Leveraging Organizational Climate to Understand Cultural Agility and Foster Effective Global Leadership

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In this increasingly global and interconnected world, leaders of multinational and aspiring Multinationals must possess more than just job-critical competencies, technical skills and Leadership characteristics (communication, vision, etc.). In order to be successful in a global Environment, leaders need to be effective in a multicultural and cross-cultural context (Lundby, Lee & Macey, 2012). They must be culturally agile.

Cultural agility is the ability to quickly, comfortably and effectively work in different cultures and with people from different cultures (Caligiuri, 2013). Culturally agile leaders are able to correctly read the cross-cultural or multicultural context and respond appropriately--whether to adapt to a cultural difference and comport one's behaviors to the host nationals' expectations, to override cultural differences and behave in a manner that is consistent with an organizational standard, or to integrate multiple cultural differences and create a new approach. As more organizations seek to derive a greater proportion of revenue from beyond their own national borders, it makes sense that they are paying closer attention to the selection and development of culturally agile leaders.

However, leaders do not operate in isolation. In today's global marketplace, it is increasingly important for all employees--not just leaders--to be culturally agile. As one senior HR member of a U.S. headquartered global medical manufacturing firm recently stated, "We don't just need agile leaders, we need everyone--from top to bottom--to be aware of differences and able to operate effectively in a global environment--even if they never leave the United States." Similarly, PWC's annual survey of global CEOs revealed that the ability to manage within diverse cultures is one of their top concerns (PriceWaterhouseCoopers, 2007). They also cited the need for a greater number of employees to be capable of managing the complexity of foreign environments, negotiate cultural challenges, and understand unique and culturally-specific stakeholder needs.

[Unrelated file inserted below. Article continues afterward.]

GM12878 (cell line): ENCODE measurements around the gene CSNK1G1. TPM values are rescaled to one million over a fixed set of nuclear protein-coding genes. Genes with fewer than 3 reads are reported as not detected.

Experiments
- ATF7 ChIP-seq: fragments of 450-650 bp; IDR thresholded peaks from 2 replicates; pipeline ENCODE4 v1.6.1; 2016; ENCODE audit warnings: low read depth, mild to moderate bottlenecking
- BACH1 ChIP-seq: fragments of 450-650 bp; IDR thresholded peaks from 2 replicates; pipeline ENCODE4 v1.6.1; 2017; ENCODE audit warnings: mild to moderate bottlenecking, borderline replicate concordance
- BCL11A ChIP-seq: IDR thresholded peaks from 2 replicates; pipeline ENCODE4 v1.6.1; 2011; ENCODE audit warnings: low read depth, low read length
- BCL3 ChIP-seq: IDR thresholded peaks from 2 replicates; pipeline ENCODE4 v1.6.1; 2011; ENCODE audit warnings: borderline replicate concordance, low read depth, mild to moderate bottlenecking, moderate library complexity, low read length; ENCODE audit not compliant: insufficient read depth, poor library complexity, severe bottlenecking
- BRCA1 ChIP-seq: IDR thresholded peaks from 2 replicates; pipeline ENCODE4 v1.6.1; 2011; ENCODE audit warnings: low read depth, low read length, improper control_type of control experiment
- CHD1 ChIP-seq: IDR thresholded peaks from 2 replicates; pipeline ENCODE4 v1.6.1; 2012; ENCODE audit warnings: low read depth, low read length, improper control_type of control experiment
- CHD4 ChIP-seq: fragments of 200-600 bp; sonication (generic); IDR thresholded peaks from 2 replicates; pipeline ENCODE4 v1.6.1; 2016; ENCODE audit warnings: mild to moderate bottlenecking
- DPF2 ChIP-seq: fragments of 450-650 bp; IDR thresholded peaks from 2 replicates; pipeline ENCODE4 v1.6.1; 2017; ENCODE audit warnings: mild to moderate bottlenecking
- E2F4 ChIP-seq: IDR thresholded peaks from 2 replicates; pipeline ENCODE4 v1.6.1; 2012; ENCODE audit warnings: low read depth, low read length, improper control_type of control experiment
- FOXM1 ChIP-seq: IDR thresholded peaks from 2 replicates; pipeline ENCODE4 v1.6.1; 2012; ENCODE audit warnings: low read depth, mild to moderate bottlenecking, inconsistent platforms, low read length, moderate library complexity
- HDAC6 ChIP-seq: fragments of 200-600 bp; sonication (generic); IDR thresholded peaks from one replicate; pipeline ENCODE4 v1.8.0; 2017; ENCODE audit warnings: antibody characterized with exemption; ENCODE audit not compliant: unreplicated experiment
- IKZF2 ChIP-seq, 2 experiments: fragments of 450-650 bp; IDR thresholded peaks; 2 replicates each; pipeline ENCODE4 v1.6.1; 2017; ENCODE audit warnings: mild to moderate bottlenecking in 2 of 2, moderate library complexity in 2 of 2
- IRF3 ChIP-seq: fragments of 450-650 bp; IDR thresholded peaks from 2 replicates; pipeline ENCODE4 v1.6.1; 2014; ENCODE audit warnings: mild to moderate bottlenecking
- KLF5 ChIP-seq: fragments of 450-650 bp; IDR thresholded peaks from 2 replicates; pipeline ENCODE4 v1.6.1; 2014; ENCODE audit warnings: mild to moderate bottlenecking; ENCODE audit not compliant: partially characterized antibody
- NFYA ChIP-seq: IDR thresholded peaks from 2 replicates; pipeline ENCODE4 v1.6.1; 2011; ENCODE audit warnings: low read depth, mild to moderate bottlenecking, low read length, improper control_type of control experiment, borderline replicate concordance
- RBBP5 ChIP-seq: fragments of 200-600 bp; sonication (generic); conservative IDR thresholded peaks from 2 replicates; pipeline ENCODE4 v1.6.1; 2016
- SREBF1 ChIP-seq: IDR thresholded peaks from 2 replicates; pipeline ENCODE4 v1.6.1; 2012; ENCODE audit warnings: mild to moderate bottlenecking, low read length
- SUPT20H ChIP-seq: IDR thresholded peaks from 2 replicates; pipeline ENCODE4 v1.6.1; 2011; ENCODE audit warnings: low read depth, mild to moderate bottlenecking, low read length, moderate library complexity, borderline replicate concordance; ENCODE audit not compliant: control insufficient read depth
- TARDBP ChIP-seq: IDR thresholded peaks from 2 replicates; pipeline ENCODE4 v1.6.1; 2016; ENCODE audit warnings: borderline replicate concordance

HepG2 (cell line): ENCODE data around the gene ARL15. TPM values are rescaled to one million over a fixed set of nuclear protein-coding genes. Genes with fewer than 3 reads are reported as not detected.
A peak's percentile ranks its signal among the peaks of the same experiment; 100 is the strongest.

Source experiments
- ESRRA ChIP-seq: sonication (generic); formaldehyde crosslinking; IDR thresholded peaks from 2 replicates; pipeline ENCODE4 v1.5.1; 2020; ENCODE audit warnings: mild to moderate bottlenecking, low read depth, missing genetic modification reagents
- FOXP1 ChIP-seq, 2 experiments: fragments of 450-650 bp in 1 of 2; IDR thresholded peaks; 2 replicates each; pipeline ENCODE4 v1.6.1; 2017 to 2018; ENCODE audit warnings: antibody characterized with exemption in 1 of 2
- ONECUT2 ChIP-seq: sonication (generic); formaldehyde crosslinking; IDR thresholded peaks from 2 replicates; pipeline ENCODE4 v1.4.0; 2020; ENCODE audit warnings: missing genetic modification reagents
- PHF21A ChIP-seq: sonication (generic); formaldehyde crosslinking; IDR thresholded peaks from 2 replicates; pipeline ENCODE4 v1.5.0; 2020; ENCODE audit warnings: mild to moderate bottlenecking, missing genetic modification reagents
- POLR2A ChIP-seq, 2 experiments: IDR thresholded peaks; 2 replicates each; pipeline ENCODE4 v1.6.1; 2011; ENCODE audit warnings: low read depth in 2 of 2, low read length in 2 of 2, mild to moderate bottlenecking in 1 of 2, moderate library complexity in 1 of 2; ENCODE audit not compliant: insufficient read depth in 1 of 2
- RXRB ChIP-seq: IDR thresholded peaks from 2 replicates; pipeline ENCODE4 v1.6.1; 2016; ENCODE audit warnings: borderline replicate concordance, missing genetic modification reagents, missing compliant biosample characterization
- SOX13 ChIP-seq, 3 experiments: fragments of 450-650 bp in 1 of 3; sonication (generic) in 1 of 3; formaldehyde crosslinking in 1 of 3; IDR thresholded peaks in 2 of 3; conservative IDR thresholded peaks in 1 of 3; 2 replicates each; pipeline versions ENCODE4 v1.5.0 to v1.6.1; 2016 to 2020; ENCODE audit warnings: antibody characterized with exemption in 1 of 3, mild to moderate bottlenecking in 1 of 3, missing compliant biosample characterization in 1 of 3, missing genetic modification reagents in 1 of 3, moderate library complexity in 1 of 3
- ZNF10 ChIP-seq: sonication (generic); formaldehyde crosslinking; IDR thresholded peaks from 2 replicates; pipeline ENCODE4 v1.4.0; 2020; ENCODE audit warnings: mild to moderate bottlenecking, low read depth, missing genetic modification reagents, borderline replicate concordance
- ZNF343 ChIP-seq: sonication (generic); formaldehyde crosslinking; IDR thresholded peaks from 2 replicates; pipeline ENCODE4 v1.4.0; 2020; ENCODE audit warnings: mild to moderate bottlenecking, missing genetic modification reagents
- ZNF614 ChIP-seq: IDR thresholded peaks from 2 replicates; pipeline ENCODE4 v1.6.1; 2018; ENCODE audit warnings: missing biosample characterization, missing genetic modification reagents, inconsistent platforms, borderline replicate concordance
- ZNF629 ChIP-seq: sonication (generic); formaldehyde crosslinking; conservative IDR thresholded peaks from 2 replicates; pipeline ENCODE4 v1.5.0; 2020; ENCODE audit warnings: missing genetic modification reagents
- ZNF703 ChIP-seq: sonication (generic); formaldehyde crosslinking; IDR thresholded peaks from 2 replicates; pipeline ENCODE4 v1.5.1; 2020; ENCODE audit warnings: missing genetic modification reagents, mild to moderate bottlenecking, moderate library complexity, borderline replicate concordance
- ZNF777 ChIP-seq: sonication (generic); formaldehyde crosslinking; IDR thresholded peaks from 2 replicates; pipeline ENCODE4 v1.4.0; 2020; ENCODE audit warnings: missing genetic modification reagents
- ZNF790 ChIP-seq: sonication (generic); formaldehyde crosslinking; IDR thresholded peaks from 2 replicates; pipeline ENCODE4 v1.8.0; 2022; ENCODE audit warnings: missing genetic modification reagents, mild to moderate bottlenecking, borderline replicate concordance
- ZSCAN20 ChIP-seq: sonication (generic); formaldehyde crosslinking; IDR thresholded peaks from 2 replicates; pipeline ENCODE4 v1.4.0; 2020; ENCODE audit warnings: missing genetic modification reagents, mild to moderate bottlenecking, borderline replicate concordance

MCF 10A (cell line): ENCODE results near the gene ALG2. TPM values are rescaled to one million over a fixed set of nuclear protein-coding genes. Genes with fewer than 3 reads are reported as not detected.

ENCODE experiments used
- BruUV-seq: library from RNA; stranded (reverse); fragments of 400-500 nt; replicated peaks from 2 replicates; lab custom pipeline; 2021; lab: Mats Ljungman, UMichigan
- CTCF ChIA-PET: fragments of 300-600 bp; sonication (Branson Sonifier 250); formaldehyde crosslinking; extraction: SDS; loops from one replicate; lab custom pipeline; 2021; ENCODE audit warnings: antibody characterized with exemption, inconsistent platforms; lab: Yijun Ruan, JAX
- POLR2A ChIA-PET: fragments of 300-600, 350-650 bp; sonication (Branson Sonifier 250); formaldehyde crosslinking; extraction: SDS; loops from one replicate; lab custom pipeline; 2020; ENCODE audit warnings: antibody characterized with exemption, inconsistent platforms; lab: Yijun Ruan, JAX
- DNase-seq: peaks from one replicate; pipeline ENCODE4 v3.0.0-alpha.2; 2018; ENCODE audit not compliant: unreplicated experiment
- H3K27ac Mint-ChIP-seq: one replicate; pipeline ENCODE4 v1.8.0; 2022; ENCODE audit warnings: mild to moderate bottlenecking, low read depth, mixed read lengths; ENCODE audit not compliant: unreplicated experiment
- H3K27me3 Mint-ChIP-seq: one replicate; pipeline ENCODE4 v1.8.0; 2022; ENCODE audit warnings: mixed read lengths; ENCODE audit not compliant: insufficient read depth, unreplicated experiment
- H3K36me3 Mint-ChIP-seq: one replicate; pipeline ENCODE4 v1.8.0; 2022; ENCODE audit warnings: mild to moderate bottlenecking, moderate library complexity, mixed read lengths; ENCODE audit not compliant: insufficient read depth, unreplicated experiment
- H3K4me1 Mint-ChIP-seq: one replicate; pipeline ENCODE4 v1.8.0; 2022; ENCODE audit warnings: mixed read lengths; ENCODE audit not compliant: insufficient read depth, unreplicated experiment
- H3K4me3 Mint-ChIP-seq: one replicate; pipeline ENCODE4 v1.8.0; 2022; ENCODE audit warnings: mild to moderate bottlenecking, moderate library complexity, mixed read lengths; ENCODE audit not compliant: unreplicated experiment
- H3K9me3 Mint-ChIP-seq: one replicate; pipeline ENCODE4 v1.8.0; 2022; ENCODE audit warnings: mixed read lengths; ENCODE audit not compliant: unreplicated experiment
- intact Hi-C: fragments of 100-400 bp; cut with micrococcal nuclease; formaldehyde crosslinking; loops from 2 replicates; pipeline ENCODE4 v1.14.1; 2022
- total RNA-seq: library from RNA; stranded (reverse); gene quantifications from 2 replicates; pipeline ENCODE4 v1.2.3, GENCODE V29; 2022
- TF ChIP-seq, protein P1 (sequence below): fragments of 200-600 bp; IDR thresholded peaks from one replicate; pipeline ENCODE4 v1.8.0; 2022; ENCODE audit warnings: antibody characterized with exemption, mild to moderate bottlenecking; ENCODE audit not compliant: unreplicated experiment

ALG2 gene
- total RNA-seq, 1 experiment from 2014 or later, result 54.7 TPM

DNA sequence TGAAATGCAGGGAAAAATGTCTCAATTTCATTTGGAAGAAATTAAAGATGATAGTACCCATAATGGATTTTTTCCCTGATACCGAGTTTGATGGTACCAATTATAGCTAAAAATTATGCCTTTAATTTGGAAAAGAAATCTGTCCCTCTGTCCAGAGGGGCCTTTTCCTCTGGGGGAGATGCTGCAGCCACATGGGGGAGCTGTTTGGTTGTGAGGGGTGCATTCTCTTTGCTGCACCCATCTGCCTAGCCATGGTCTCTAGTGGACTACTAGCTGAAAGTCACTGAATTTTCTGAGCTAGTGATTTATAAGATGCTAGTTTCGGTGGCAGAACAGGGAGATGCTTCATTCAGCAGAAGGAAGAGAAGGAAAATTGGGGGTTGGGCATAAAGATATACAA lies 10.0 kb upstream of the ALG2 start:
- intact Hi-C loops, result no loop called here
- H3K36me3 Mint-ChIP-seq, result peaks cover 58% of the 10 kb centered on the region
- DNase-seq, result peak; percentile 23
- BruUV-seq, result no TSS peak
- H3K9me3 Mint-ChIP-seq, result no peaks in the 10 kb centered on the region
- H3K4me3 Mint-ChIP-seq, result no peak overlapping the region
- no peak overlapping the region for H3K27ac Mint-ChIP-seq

If all employees--not just leaders--must be culturally agile, how can this be accomplished when you consider that many leading global firms, HSBC, Bank of America, Starwood Hotels, etc., employ in excess of 100,000 individuals across the globe? In those cases, the sheer number of employees can pose a serious challenge to promoting cultural agility across the entire workforce. Even smaller global firms or those that are still aspiring to "go global" may struggle not so much because of the number of employees but rather because of limited resources--both human and financial --to promote culturally agility.

Short of sending everyone abroad on international assignments, which is clearly not practical, we would suggest that one possible solution is to create an environment--an organizational climate--that lives, breathes and promotes cultural agility. It is important to note, climate is not quite the same as organizational culture, though there is certainly some overlap. Organizational cultures and organizational climates, for example, drive behavior. Culture, however, is something that develops over time, is relatively stable, and is evident in shared values, stories and artifacts (Ashkanasy, Wilderom & Peterson, 2011). Culture is often attributed to organizational founders whereas climate is variable and can differ from one unit to another, largely as a function of individual managers. And that is a key point for organizations that wish to promote cultural agility at all levels. Leaders play an important role here.

Cultural Agility Climate

Recognizing that organizational climate can promote desired behavior and that global and aspiring global organizations stand to benefit from having a culturally agile workforce (not just leaders), we recently set out to create a measure of cultural agility climate. …